Ethanol is a volatile, flammable, simple, organic alcohol. Available in various reagent grades, it has applications as a lab/medicinal solvent, an antiseptic, a fuel source/additive, a precursor to organic compounds, etc.
Denatured alcohol (CAS 64-17-5), also known as denatured ethanol or industrial methylated spirit (IMS), is ethanol (ethyl alcohol) to which has been added small known quantities of other substances, so as to ‘denature’ or adulterate it in a controlled manner.
What Additives are Used in Denatured Alcohol?
Often, the additive is methanol (at 5 to 10%), but isopropanol (IPA), methyl ethyl ketone (MEK), acetone or methyl isobutyl ketone (typically all at 1%) may be used. Denatonium can be added for a bitter taste, colored dyes such as methyl violet for visual identification, or a combination may also be used. The purpose of these additives is to create ethanol that is not suitable for human consumption.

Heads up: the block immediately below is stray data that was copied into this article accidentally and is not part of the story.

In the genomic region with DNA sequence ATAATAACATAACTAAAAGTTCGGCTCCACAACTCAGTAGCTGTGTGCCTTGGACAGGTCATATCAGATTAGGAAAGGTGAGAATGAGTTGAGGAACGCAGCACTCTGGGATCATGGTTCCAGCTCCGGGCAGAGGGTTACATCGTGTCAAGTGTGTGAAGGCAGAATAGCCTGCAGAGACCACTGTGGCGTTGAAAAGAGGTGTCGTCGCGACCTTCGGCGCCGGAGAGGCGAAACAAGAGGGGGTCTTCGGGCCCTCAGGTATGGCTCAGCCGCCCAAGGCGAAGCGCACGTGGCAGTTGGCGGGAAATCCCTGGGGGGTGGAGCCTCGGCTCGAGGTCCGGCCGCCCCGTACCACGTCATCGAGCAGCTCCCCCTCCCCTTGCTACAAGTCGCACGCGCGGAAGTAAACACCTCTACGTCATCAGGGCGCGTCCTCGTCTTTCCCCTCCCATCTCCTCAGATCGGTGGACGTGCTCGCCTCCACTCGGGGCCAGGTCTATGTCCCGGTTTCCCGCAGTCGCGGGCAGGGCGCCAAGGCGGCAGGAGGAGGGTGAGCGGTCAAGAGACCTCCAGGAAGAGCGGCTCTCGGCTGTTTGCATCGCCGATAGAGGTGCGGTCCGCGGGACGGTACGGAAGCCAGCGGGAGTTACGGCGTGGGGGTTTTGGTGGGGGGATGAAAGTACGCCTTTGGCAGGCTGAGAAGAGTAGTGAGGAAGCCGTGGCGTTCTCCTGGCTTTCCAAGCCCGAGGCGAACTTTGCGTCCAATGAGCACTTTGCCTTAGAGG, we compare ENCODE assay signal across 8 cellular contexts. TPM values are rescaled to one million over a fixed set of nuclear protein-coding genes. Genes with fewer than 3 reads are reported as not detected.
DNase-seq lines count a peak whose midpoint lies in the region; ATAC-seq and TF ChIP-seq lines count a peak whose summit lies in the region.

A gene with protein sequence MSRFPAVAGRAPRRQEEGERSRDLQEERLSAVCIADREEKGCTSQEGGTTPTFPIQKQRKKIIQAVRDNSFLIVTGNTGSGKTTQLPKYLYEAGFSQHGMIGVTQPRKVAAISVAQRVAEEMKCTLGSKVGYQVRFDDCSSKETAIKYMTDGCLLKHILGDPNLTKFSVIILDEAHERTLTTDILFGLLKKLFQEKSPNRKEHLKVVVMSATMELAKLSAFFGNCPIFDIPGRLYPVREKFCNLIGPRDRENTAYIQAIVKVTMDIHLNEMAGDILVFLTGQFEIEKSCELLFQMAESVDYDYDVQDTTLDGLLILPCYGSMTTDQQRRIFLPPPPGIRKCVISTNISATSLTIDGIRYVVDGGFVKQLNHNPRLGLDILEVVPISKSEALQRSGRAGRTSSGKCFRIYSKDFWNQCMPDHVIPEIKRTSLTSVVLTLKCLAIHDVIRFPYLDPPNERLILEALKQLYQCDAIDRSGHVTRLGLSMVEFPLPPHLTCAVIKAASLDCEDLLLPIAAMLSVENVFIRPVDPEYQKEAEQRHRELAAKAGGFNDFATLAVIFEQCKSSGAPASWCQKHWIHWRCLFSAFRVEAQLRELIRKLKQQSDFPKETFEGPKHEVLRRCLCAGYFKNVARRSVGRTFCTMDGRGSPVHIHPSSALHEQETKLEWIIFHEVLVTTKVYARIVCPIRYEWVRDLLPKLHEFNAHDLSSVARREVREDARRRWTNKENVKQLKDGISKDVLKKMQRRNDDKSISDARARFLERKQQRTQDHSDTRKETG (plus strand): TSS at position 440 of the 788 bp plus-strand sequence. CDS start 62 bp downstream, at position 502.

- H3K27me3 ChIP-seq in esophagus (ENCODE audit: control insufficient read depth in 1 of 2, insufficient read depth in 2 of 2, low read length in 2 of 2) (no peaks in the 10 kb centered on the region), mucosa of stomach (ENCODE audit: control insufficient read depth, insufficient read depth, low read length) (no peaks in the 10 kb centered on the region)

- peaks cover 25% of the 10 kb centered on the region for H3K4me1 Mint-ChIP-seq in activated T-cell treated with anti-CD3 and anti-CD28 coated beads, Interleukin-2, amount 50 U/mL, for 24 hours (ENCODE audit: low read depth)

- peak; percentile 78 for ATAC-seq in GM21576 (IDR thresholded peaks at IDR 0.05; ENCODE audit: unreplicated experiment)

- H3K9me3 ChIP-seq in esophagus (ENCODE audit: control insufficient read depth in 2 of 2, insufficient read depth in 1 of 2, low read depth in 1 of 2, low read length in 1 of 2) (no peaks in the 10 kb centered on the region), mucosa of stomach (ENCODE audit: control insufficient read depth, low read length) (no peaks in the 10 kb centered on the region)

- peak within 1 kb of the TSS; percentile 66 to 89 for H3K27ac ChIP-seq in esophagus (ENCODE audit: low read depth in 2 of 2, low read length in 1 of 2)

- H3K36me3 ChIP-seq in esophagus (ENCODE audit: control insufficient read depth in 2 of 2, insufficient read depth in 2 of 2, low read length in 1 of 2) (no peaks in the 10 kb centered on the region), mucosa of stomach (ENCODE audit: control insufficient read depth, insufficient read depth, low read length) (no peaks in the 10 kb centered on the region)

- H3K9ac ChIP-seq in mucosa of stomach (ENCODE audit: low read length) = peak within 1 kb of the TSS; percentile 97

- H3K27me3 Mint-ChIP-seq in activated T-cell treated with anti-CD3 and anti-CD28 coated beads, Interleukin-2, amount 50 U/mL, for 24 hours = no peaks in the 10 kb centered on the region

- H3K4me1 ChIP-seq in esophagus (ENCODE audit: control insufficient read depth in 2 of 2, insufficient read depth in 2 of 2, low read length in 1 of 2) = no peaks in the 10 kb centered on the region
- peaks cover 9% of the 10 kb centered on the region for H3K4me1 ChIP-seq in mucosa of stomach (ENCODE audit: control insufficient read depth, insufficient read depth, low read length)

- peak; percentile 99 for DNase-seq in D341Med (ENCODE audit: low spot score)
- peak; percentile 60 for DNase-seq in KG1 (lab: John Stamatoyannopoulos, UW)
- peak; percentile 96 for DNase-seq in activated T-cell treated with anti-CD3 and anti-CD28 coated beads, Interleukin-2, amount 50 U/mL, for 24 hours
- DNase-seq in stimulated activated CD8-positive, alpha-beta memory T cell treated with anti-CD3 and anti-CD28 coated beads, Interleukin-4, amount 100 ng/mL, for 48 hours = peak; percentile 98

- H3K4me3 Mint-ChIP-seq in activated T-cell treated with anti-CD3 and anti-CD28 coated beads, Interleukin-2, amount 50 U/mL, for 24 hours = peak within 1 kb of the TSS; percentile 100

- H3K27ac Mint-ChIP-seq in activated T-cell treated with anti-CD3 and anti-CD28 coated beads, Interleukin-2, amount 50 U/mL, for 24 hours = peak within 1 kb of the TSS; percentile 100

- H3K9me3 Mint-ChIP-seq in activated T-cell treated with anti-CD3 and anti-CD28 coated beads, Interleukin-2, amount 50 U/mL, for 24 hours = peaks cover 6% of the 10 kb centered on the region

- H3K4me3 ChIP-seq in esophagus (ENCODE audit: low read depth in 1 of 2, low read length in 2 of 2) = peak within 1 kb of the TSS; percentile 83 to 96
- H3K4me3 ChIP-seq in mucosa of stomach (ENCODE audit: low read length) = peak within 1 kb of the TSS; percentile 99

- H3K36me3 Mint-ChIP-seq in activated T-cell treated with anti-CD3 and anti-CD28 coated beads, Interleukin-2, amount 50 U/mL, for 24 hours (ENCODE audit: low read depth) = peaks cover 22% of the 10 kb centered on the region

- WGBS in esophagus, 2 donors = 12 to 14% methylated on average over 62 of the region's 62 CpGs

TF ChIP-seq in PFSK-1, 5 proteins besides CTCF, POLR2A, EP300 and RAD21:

The primary purpose of denaturation is to render the ethanol unfit, unpalatable, and unsafe for recreational human consumption, or unsuitable for any other unauthorized purpose. Denaturation usually makes the product exempt from duty payable and other taxes, making it cheaper to purchase.
How Is Denatured Alcohol Used?
Denatured alcohol is used commercially and in industry:
• As a general-purpose solvent, especially for removal of adhesives, waxes, and paint
• For cleaning and degreasing apparatus and equipment
• As a fuel for burners and stoves
• As a surface disinfectant or sterilizer for use in cleanrooms, laboratories, and clinical environments, presented as a liquid, spray, gel, or pre-moistened wiper
• As a preservative and antibacterial agent in cosmetics
Denatured alcohol with added methanol is acutely toxic. It is flammable at room temperature and storage in a secure location is recommended. Due attention should also be given to all other appropriate precautions necessary for handling these chemicals.